Dead rubbers can often be facile events. They are associated with lowered intensity and in many sports have the feel of an exhibition match, almost. When the result bears no real consequence, it is easy for teams to take their foot off the pedal— experiment with different tactics, give the senior players a rest, or change the line-up to make sure everyone gets a hit before the business end of the tournament.
India’s final Group B match in the 2018 ICC Women’s World Twenty20 at Providence Stadium in Guyana against Australia was effectively a dead rubber with both teams already having qualified for the semi-finals. Neither team, however, treated it as such. True to their word to take the tournament one match at a time, and determined to go through the league phase unbeaten, India registered a resounding 48-run win over the three-time World T20 champions on Saturday (17 November).
Just like their victory over New Zealand in the very first game of the tournament, India’s win against Australia was a statement of intent. In a dead rubber, instead of easing up as they had done against Ireland, India bounded in with energy and enthusiasm, ready to take down the opposition. Smriti Mandhana led the team’s charge with a career best score of 83. Over her 55-ball knock, the left-hander, was at her fluent best, hitting nine fours and three sixes as she took the Australian bowlers to the cleaners. In the company of Harmanpreet Kaur, who smashed a 27-ball 43, she put on 68-runs for the third wicket as India cantered to 167 for 8.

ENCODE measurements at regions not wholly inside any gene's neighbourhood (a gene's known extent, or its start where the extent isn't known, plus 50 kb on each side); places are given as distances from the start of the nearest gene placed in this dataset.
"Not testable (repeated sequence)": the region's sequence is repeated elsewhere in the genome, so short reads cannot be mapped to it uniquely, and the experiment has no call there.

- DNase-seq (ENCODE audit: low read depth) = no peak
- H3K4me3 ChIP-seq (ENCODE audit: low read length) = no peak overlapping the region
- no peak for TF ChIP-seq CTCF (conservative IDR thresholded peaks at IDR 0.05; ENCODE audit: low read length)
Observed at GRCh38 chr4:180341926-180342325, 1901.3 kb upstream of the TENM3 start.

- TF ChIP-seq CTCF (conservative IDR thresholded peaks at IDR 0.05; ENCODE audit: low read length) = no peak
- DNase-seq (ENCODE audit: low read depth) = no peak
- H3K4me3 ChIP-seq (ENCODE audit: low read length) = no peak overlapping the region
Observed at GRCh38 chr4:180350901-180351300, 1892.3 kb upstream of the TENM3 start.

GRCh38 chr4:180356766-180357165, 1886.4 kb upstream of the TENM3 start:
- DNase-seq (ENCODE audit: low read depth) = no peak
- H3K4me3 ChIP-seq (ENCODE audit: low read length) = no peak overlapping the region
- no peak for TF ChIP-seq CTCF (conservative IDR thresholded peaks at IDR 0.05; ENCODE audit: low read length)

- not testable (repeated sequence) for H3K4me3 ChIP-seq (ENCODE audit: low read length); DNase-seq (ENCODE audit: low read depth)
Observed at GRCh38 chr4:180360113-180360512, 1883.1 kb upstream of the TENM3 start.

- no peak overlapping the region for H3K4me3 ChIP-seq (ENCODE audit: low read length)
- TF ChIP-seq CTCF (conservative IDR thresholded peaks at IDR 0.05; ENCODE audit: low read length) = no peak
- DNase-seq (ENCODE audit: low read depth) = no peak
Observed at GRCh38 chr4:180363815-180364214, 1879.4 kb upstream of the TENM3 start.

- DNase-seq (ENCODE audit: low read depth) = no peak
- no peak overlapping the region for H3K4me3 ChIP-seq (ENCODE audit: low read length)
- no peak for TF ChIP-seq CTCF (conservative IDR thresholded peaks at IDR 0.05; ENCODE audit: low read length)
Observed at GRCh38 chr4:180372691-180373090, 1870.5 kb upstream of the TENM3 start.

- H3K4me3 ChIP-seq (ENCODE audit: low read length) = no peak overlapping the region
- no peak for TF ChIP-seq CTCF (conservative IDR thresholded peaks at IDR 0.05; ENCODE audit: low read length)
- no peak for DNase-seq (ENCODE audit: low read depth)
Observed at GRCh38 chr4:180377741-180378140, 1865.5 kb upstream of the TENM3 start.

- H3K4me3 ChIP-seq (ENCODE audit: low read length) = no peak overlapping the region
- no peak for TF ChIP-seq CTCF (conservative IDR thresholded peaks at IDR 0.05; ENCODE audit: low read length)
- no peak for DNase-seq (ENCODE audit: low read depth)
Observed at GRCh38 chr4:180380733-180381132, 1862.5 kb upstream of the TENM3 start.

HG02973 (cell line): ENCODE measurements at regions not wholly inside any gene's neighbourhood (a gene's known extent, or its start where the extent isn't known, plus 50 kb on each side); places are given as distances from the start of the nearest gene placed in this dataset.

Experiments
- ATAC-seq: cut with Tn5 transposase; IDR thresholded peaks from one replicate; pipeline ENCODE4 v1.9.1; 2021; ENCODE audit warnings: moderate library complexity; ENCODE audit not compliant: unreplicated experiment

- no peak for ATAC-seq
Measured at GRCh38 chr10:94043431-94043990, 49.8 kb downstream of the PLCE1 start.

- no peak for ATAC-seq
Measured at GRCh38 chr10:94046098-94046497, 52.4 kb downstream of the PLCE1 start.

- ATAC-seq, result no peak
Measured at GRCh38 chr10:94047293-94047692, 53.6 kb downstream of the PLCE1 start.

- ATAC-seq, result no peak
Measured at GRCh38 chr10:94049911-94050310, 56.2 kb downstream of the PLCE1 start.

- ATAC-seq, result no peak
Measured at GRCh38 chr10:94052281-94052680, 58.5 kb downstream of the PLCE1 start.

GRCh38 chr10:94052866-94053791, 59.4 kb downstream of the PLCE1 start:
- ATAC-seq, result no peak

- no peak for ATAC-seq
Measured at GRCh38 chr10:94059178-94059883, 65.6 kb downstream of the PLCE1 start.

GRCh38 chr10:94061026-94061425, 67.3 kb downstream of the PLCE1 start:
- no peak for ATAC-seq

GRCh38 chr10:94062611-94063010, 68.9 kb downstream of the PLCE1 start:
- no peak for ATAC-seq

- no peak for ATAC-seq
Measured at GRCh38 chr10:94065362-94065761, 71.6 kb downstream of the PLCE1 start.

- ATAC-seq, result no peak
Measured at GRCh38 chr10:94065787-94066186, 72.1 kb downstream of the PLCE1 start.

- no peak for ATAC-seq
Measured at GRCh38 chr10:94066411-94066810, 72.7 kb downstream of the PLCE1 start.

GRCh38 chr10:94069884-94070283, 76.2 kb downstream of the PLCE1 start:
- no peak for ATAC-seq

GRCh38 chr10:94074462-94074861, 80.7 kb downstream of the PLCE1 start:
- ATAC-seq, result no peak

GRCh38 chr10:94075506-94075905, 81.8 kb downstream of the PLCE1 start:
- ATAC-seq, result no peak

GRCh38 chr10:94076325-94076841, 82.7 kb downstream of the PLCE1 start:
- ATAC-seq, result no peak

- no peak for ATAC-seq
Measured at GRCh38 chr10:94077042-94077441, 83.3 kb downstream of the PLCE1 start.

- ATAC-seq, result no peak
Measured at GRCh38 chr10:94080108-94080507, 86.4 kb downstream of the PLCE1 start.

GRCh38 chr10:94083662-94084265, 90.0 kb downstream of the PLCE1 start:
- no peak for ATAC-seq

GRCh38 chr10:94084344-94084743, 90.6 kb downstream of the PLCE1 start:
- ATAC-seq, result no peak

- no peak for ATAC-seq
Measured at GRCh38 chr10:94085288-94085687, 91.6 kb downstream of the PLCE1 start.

After a rather quiet tournament so far, Mandhana finally found her timing and caressed the ball through the gaps with ease. She played on the bowler’s mind, stepping out and lofting them over the boundary, before hanging back to use the pace of the shorter, faster delivery that came next. Another impressive aspect of her innings was the newly developed and now, often played sweep shot with which she brought up her half century.
In reply, Australia struggled to get a move on early in the absence of Alyssa Healy. The right-hand opener who suffered a mild concussion after she collided with Megan Schutt in the first innings, was advised not to bat, and with her out of the equation, Australia stumbled against India’s spinners. Forced to create the pace, the Australian batters were unable to pick the gaps in the off-side ring and also couldn’t find the boundary on the leg-side. India’s tactic of bowling slow— almost from behind the bowling crease— and way outside off stump had them in a tangle, as they struggled to find their timing. Ellyse Perry aside, none of the Australian batters got the hang of how to tackle the Indian spinners: constantly looking for the big hits rather than focusing on hitting the gaps and rotating the strike.